Michael Chapman celebrated his 75th birthday the other day. You might be saying “who?”, and, if so, you wouldn’t be alone. I asked about his music in a used record store once and the owner said “Oh, yeah, that guy from Monty Python!” No, that was Graham Chapman. “Oh, wait, wasn’t he in the band Family?” Closer, and also high on the obscurity meter, but no, that was Mike Chapman.
This Michael Chapman’s been recording since the late 60s and has a lengthy discography full of nimble guitar playing and leathery, sandpaper vocals. It’s tempting to pigeonhole his music as having roots in folk, but he’s shrugged off such comparisons, much like the musically akin John Martyn, who was known to say “I’m funky, not folky!” Chapman’s sound has a multitude of influences, but like the truly best artists, he sounds like no one but himself.
So many Chapman songs are memorable, but I often come back to a lesser known one from his late 70s years called “Northern Lights”. The opening track on The Man Who Hated Mornings, the song takes a bit of a Celtic approach, but it’s mixed with something else which I can’t quite put my finger on. I’m gonna call it jazz, for lack of a better reference point. Like the aurora borealis of the title, the fast, clear chiming guitar runs here have an electricity like the ionized air of a wild seashore or the atmosphere after a hard rain.
The song eventually eases into a relaxed exhale featuring the violin of Johnny Van Derrick (spelled sometimes as Van Derek), a colorful musician who had played with the Beatles and many others, including on Henry Mancini’s soundtrack for The Pink Panther. This section reminds me of the Bert Jansch / Martin Jenkins guitar and violin duets on Jansch’s Avocet, which was released around the same time. The story is that “Northern Lights” was to fade out with violin when the other instruments fall away, but Van Derrick kept playing, lost in the moment. The other musicians eventually join back in, bringing the song to a longer, more satisfying close.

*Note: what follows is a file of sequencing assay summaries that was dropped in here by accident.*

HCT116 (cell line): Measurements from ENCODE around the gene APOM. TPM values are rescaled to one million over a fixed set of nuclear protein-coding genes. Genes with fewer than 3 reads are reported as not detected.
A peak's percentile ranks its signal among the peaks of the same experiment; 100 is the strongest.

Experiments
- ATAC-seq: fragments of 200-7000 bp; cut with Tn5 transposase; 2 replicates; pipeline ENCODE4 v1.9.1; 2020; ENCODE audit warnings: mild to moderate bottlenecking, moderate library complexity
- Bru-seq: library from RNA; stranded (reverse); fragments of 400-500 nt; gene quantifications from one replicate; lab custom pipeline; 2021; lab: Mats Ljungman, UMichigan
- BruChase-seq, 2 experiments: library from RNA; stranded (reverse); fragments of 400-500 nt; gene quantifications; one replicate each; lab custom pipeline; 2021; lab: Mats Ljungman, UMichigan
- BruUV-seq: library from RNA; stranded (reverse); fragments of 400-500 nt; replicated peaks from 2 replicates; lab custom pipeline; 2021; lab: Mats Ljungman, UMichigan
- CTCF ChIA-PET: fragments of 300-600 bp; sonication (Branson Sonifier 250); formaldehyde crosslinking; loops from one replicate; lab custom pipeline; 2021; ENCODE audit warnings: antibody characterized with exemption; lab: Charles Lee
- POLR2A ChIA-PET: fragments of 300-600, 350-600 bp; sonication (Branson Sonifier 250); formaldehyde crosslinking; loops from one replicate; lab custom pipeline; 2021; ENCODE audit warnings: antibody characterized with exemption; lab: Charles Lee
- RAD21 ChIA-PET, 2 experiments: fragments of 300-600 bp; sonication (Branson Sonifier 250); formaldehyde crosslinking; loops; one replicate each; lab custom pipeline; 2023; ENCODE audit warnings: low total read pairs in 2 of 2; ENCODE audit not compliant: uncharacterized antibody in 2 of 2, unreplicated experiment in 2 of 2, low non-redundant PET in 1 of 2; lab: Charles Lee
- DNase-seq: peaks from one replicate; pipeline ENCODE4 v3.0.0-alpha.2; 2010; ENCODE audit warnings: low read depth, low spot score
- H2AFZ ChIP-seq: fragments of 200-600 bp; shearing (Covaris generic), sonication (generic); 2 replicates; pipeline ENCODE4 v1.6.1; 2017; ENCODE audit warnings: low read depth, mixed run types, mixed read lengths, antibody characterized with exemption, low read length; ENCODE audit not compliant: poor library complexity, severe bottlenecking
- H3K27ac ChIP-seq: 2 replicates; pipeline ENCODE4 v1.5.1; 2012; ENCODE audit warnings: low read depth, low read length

The Man Who Hated Mornings album cover pictures Chapman and his long-time wife Andru (who’s appeared on a few of his other covers, often nude…) on a dawn beach, presumably having been up all night trying to find a reasonably priced inn with a waterfront view. Chapman looks like he’s decided to try and cheer his wife up by playing a little tune, but she’s saying “Forget it, I’m going home.” The alternate Decca Records album cover (pictured to the right) perhaps shows them earlier, during the night, having given up and resorting to camping out on the beach. Andru’s having none of it, though.
Then again, I think I read somewhere that the main photo was actually taken at sunset, not sunrise…so take my interpretation with a grain (or two, or three) of salt….
One Comment Add yours
This is a very good article. Over the years there have been so many talented acts who didn’t make it particularly big in the marketplace, such as Chapman. The music business is tough.